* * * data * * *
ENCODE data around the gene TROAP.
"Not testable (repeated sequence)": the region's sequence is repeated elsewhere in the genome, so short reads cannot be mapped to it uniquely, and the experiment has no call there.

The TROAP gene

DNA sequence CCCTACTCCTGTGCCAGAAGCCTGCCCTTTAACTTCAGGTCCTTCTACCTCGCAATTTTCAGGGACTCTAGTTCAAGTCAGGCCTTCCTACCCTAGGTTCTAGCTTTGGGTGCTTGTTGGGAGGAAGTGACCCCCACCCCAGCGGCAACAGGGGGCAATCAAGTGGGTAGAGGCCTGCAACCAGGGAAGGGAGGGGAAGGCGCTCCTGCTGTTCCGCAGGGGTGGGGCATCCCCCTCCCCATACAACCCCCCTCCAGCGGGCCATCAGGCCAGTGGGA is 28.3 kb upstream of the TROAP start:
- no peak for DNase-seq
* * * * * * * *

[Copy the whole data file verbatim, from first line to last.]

ENCODE data around the gene TROAP.
"Not testable (repeated sequence)": the region's sequence is repeated elsewhere in the genome, so short reads cannot be mapped to it uniquely, and the experiment has no call there.

The TROAP gene

DNA sequence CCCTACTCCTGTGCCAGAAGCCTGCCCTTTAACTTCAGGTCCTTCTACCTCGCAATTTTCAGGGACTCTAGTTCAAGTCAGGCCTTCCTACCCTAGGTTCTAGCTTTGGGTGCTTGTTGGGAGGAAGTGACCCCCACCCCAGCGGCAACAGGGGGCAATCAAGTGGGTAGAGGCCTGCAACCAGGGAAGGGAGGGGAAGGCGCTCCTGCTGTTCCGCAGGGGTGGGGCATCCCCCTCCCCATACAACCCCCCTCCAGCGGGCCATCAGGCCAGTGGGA is 28.3 kb upstream of the TROAP start:
- no peak for DNase-seq